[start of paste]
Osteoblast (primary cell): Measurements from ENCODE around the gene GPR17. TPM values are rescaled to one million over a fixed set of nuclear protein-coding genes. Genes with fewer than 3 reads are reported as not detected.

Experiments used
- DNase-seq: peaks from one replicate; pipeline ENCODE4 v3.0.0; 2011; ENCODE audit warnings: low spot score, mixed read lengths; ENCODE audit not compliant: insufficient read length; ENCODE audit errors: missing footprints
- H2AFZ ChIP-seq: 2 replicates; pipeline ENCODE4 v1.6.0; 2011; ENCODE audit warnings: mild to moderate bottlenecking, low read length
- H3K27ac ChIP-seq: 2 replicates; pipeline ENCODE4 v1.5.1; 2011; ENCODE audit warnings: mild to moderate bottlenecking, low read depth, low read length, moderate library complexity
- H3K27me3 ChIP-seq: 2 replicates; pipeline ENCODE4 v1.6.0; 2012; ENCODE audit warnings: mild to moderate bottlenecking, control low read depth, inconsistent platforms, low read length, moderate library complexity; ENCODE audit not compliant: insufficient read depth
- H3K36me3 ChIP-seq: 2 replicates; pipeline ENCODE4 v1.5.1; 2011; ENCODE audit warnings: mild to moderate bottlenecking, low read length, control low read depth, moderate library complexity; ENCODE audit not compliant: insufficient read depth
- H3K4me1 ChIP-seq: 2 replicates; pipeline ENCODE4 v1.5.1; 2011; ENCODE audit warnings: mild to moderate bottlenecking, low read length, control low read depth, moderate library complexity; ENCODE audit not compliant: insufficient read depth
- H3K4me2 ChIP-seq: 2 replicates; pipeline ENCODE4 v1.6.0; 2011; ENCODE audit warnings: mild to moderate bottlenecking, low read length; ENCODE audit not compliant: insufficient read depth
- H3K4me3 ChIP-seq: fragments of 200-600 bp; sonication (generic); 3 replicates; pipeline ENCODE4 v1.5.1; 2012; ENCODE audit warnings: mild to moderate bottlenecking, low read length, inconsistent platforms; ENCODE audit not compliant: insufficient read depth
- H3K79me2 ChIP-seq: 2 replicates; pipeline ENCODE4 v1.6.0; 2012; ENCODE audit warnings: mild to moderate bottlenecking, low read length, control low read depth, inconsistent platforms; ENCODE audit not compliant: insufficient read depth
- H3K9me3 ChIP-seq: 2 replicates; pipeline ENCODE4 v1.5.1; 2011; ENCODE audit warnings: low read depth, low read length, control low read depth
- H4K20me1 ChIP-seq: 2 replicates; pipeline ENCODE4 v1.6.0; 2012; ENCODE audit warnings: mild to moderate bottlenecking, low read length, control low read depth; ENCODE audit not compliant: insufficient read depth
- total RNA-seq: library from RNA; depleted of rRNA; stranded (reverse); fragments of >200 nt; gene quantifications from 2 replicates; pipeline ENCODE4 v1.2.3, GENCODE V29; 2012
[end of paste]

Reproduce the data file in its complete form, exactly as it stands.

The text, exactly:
Osteoblast (primary cell): Measurements from ENCODE around the gene GPR17. TPM values are rescaled to one million over a fixed set of nuclear protein-coding genes. Genes with fewer than 3 reads are reported as not detected.

Experiments used
- DNase-seq: peaks from one replicate; pipeline ENCODE4 v3.0.0; 2011; ENCODE audit warnings: low spot score, mixed read lengths; ENCODE audit not compliant: insufficient read length; ENCODE audit errors: missing footprints
- H2AFZ ChIP-seq: 2 replicates; pipeline ENCODE4 v1.6.0; 2011; ENCODE audit warnings: mild to moderate bottlenecking, low read length
- H3K27ac ChIP-seq: 2 replicates; pipeline ENCODE4 v1.5.1; 2011; ENCODE audit warnings: mild to moderate bottlenecking, low read depth, low read length, moderate library complexity
- H3K27me3 ChIP-seq: 2 replicates; pipeline ENCODE4 v1.6.0; 2012; ENCODE audit warnings: mild to moderate bottlenecking, control low read depth, inconsistent platforms, low read length, moderate library complexity; ENCODE audit not compliant: insufficient read depth
- H3K36me3 ChIP-seq: 2 replicates; pipeline ENCODE4 v1.5.1; 2011; ENCODE audit warnings: mild to moderate bottlenecking, low read length, control low read depth, moderate library complexity; ENCODE audit not compliant: insufficient read depth
- H3K4me1 ChIP-seq: 2 replicates; pipeline ENCODE4 v1.5.1; 2011; ENCODE audit warnings: mild to moderate bottlenecking, low read length, control low read depth, moderate library complexity; ENCODE audit not compliant: insufficient read depth
- H3K4me2 ChIP-seq: 2 replicates; pipeline ENCODE4 v1.6.0; 2011; ENCODE audit warnings: mild to moderate bottlenecking, low read length; ENCODE audit not compliant: insufficient read depth
- H3K4me3 ChIP-seq: fragments of 200-600 bp; sonication (generic); 3 replicates; pipeline ENCODE4 v1.5.1; 2012; ENCODE audit warnings: mild to moderate bottlenecking, low read length, inconsistent platforms; ENCODE audit not compliant: insufficient read depth
- H3K79me2 ChIP-seq: 2 replicates; pipeline ENCODE4 v1.6.0; 2012; ENCODE audit warnings: mild to moderate bottlenecking, low read length, control low read depth, inconsistent platforms; ENCODE audit not compliant: insufficient read depth
- H3K9me3 ChIP-seq: 2 replicates; pipeline ENCODE4 v1.5.1; 2011; ENCODE audit warnings: low read depth, low read length, control low read depth
- H4K20me1 ChIP-seq: 2 replicates; pipeline ENCODE4 v1.6.0; 2012; ENCODE audit warnings: mild to moderate bottlenecking, low read length, control low read depth; ENCODE audit not compliant: insufficient read depth
- total RNA-seq: library from RNA; depleted of rRNA; stranded (reverse); fragments of >200 nt; gene quantifications from 2 replicates; pipeline ENCODE4 v1.2.3, GENCODE V29; 2012